- Audio Download
- Listening Length: 12 hours and 23 minutes
- Program Type: Audiobook
- Version: Unabridged
- Publisher: Angry Robot on Brilliance Audio
- Audible.co.uk Release Date: 26 Mar. 2013
- Language: English
- ASIN: B00C17QGGW
- Amazon Bestsellers Rank:
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Black Feathers: The Black Dawn, Book 1 Audio Download – Unabridged
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Top Customer Reviews
Black Feathers tells the tale of two adolescent children, Gordon Black and Megan Maurice who are entwined in a journey despite occupying different periods of time. A prophecy tells of the Crowman, "a dark man is coming and he signals the end of everything we know" and both Gordon and Megan are special players in this prophecy. Neither has any real idea of their importance but gradually those around them begin to take an interest and it's not long before they are separated from their families and thrust into an epic quest to prevent the forthcoming apocalypse.
A simple battle of dark versus light is of course a well used (and frequently abused) theme but this book handles it in an altogether new and interesting way. D'Lacey's work has always been full of morality, from the anti-factory farming message in Meat to the eco-horror of Garbage Man, but in Black Feathers, Joseph D'Lacey has integrated his messages much more subtly without losing any of their power. Gordon's land is a place threatened by climate change and a totalitarian government known as the Ward. Feeding on the greed and terror of the populace, the Ward are a frighteningly realistic vision of the future.
Contrast that realism with the mythology of the Crowman and the folklore of the Crow and you have all the ingredients for a fascinating morality tale. Even better is the fact that D'Lacey, in this first volume at least, doesn't clarify whether the light or dark path is correct.Read more ›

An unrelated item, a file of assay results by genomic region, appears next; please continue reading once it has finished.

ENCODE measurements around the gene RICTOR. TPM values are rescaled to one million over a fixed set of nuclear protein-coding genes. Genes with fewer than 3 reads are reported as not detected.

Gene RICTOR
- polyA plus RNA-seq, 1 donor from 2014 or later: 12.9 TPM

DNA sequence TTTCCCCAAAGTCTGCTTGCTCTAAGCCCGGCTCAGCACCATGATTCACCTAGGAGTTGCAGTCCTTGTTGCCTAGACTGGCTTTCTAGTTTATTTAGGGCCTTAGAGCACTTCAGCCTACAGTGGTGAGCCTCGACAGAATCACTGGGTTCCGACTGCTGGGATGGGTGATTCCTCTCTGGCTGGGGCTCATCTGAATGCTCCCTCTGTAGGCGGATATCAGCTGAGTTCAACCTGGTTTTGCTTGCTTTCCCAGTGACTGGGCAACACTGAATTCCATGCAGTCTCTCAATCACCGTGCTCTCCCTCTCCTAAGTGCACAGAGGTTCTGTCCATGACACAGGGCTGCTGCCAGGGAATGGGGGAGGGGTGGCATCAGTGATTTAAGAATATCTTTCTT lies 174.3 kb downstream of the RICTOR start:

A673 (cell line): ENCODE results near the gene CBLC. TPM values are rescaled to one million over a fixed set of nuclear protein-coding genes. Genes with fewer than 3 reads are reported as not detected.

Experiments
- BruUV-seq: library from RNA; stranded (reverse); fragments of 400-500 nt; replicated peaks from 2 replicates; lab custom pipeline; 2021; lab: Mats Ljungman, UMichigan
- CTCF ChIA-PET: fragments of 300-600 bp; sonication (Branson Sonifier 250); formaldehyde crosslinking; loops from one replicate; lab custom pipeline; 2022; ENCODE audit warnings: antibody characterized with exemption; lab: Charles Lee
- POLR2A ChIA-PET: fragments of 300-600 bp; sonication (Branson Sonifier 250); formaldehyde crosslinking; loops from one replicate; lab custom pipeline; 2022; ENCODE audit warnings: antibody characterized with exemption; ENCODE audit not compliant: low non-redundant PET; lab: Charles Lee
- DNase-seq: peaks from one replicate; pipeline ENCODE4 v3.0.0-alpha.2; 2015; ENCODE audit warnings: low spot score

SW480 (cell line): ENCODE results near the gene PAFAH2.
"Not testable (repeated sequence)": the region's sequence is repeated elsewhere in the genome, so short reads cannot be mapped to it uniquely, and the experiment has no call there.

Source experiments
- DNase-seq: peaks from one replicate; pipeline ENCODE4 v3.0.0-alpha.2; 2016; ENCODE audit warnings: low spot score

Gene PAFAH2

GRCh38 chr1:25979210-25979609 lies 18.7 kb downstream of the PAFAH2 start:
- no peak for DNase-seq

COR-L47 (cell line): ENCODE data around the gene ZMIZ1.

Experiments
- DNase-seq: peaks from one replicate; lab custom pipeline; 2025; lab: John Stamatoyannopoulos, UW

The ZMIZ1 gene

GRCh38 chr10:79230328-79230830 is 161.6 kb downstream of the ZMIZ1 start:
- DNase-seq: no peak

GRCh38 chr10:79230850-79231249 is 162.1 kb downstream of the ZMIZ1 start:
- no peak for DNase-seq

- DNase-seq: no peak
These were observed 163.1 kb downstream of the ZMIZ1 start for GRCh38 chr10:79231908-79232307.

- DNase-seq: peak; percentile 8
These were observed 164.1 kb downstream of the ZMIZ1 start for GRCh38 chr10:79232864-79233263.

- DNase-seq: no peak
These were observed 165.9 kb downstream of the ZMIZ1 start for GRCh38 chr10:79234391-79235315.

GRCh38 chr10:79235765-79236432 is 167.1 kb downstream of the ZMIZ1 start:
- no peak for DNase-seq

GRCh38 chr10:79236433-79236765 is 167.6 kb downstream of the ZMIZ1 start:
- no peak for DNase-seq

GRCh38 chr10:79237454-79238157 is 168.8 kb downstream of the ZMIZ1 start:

The first strand is the story of Gordon Black, a young boy born into the present day just as the world we know is beginning to come apart at the seams. The evil that Gordon faces off against appears in the form of a group known only as The Ward. They have infiltrated every level of government and big business in an effort to control what precious few resources remain. The Ward's sole purpose? To locate and destroy the individual known as The Crowman. I was reminded a little of Norsefire, the near faceless fascist villains that feature heavily in Alan Moore's masterpiece V for Vendetta. You see, D'Lacey is being a bit sneaky here. He isn't just telling us a story, he's also subtly pointing out that we have to be wary when it comes to giving governments and politicians all the power.
The second element of the novel introduces Megan Maurice. Her half of the story has a more fantastical feeling about it. She lives in a version of the future where life is far simpler than what we are used to. People farm the land and concern themselves with the basics of existence. After a chance meeting in the local woods, Megan is plagued by visions of times long past. In an effort to understand what these nightmares mean, she leaves her home and family and becomes the apprentice to a local wise man.